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Today's kitchens are more than just places to prepare meals. In addition to its primary food function, this room ranks as the heart of the home and center of family activity.
Lamps Plus design expert Lynda Gould says, "The kitchen has become the center of the house for all kinds of activities. Kids study there; parents converse and do work; holiday and party gatherings take place in the kitchen, and, at some point, you might actually prepare food and eat a meal!"
Such multi-tasking rooms demand equally versatile kitchen lighting. Gone are the days when a single 100-watt fixture centered in the kitchen's ceiling was sufficient.
Sadly, most kitchens have just that one light in the middle of the kitchen.
This means that everywhere around the perimeter of the room, where most of the food prep work is done, is done in one's own shadow.
To make matters worse, the fixture is usually undersized and does not provide nearly enough light. Fortunately, kitchen lighting has gone through quite an evolution in the last few years - not only in the type and design, but also in the areas in which it is placed. The right recipe for lighting your kitchen depends on the size and complexity of the room.
Small kitchens may require only a central ceiling fixture and task lighting tucked under a cabinet. More elaborate kitchens will demand a blend of general, task and accent lighting.
Lights have specific functions, whether it's to accent a specific area, create general ambience, focus on a task or wash a wall.
Determine what you want the lights to do. Lighting can be decorative or functional. It's hard to find fixtures that do both.
Functional fixtures will provide well-diffused general lighting perfect for moving about the room safely, peering inside drawers and cabinets, and performing chores. While large, surface fluorescents have been popular in the past, the latest looks revolve around recessed lights and low voltage, industrial styles, often with a metal finish. Recessed downlights assure even illumination. Install them over the stove and sink areas to create adequate task lighting for cooking and cleaning. When you add new lights over the sink or stove, you are adding not only functional lighting, but a great look as well. The kitchen table is another family focal point.
Decorative pendant lights, operating with a dimmer control, will provide sufficient lighting.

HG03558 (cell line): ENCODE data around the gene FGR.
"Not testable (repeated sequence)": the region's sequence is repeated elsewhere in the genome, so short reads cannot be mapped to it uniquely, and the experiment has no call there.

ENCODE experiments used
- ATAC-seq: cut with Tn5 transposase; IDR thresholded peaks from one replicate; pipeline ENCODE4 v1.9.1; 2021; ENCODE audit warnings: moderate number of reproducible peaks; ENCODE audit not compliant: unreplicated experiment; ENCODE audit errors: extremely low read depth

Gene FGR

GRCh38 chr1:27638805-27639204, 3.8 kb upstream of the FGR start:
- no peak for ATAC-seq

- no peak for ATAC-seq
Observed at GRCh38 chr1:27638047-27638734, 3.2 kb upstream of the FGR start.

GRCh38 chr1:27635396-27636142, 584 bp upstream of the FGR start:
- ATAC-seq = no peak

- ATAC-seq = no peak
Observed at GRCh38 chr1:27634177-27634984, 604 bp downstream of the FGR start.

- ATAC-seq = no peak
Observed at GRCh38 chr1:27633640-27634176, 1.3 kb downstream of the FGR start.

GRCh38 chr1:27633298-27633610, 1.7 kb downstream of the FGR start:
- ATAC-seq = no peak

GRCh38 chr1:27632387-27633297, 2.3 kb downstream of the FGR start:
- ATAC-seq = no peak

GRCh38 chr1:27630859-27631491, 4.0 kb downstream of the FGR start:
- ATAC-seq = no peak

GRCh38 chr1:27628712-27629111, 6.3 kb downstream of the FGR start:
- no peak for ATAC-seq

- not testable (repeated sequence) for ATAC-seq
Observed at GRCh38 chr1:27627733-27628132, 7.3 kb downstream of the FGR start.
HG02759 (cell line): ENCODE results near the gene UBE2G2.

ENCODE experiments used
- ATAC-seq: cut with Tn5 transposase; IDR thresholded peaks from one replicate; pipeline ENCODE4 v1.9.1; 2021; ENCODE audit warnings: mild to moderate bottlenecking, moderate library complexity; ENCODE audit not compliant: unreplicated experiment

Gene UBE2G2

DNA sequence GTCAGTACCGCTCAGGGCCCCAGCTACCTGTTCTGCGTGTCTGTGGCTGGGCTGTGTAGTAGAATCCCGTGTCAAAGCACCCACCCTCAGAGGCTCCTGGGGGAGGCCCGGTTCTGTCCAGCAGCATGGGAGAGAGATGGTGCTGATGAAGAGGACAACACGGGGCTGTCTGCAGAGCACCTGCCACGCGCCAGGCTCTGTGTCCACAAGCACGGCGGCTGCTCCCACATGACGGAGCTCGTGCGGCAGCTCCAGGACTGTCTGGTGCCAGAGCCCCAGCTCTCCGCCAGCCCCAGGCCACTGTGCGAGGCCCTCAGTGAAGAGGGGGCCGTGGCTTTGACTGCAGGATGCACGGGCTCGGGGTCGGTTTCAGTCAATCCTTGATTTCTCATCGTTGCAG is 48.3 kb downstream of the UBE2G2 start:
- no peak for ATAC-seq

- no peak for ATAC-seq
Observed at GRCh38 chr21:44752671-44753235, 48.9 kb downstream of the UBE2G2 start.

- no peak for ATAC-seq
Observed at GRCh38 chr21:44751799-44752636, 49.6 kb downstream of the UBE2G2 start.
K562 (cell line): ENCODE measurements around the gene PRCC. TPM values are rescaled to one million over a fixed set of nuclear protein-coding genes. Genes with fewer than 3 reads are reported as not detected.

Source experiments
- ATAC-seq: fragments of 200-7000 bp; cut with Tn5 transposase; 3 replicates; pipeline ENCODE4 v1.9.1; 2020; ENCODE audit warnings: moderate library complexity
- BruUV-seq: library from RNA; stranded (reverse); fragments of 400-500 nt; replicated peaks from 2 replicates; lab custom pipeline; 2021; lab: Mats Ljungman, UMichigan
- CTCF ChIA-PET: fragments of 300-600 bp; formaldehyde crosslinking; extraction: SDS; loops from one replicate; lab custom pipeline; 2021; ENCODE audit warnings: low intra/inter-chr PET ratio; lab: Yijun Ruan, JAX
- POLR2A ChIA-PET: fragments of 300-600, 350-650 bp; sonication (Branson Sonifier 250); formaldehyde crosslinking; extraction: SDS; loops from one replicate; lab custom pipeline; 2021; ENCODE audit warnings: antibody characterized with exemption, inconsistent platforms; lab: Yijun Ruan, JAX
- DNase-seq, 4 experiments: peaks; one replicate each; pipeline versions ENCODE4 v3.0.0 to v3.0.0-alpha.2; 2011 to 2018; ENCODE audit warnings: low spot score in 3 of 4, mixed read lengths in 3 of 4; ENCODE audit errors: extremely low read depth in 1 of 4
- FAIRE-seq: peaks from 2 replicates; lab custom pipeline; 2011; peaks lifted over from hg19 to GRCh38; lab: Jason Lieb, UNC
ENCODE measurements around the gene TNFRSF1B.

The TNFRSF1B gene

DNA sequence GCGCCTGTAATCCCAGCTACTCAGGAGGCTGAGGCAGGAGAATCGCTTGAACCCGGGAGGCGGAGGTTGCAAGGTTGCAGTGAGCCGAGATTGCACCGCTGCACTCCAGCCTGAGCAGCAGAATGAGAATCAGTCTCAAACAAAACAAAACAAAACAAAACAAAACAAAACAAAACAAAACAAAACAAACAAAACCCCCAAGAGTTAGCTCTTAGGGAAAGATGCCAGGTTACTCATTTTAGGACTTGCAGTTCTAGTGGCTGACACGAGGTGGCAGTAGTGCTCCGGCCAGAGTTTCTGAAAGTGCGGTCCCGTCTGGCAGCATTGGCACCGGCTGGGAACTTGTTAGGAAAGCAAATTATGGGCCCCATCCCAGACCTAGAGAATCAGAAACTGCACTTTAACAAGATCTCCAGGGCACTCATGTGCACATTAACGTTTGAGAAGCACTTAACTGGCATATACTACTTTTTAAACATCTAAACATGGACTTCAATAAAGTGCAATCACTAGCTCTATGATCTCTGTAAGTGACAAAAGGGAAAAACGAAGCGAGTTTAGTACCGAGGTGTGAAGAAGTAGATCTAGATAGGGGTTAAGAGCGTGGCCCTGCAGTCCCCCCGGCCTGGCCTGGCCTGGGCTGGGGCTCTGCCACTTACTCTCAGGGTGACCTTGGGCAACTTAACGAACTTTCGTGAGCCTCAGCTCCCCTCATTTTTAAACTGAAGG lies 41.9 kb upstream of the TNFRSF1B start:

Pendant lighting also rates raves installed over islands or peninsulas. Light over the island is not only functional, but beautiful. Even people who use recessed lights throughout the kitchen can introduce some color and style over the island. Smaller pendant lights over a counter are another popular option.
Consider a decorative fixture with multiple lights.
A lighting fixture with a trio of lights over a kitchen island, for example, provides good light, breaking up the kitchen while still allowing you to see through it.
A pot rack chandelier offers light as well as functional storage space.
The top trends in decorative finishes include wrought iron, often in rust or other earth tones.
Painted finishes are also popular. Colored glass on pendants is also very popular, especially in more contemporary settings. Pewter and satin nickel finishes have replaced the basic brass look.
No matter which light style you choose, be sure to light all corners of the kitchen.
Lights have beam spreads and you want to position your lighting so that the light spills into all the areas of your kitchen. If you are spending the money on nice cabinets, for example, you want to make sure they are lit properly. If not, the light actually creates gray shadow areas.
Lighting the spaces above and below the kitchen cabinets has become more important than ever.
Under-cabinet lighting is especially designed to do just this. Available in slim, energy-efficient designs such as miniature track lights or low-voltage linear systems, under and overcabinet lighting quickly and easily lights up counter tops and accents ceilings.
Halogen under cabinet lights offer a whiter, more accentuating light. Halogen provides great drama in the kitchen. Used under a cabinet, it electrifies the look of granite and marble countertops. It even makes food look better.
To learn more, watch this video from our YouTube channel:
If you have a computer screen or television in the kitchen, consider a CFL or LED task lights or a desk light. Every kitchen is individual and task lighting here depends on cabinet layout and computer location. Too much light can wash out the screen. Be sure the light spread can cover the key board and work materials. A halogen desk lamp offers another option.
No matter how many lights you install in your kitchen, the experts recommend circuiting them separately so the lighting is zoned.
This allows you to create ambience by mixing the various lights you turn on. Install a dimmer for each light for even more lighting flexibility.
Let a Lamps Plus expert help you plan your new kitchen lighting. Contact us online or by phone, or visit a Lamps Plus store near you; we're here to help!
Read more of our tips and ideas for lighting your home.
1. A Guide to ADA Compliant Lighting
2. Schoolhouse Style Lighting
3. Style Guide: Arts & Crafts and Mission Lighting
4. Shop By Room - Inspiring Kitchen Scenes